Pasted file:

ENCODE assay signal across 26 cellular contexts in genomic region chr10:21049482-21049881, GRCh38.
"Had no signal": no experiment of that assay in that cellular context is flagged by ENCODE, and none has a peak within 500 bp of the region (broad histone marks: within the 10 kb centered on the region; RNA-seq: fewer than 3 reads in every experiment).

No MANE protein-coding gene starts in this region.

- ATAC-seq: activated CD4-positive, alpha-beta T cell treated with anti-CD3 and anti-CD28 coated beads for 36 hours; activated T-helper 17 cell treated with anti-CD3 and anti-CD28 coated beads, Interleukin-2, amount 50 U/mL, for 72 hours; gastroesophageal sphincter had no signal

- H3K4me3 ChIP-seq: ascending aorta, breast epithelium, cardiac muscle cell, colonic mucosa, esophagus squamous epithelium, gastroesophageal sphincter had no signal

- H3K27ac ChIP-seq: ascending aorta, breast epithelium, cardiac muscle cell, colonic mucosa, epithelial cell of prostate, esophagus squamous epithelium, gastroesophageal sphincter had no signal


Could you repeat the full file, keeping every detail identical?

ENCODE assay signal across 26 cellular contexts in genomic region chr10:21049482-21049881, GRCh38.
"Had no signal": no experiment of that assay in that cellular context is flagged by ENCODE, and none has a peak within 500 bp of the region (broad histone marks: within the 10 kb centered on the region; RNA-seq: fewer than 3 reads in every experiment).

No MANE protein-coding gene starts in this region.

- ATAC-seq: activated CD4-positive, alpha-beta T cell treated with anti-CD3 and anti-CD28 coated beads for 36 hours; activated T-helper 17 cell treated with anti-CD3 and anti-CD28 coated beads, Interleukin-2, amount 50 U/mL, for 72 hours; gastroesophageal sphincter had no signal

- H3K4me3 ChIP-seq: ascending aorta, breast epithelium, cardiac muscle cell, colonic mucosa, esophagus squamous epithelium, gastroesophageal sphincter had no signal

- H3K27ac ChIP-seq: ascending aorta, breast epithelium, cardiac muscle cell, colonic mucosa, epithelial cell of prostate, esophagus squamous epithelium, gastroesophageal sphincter had no signal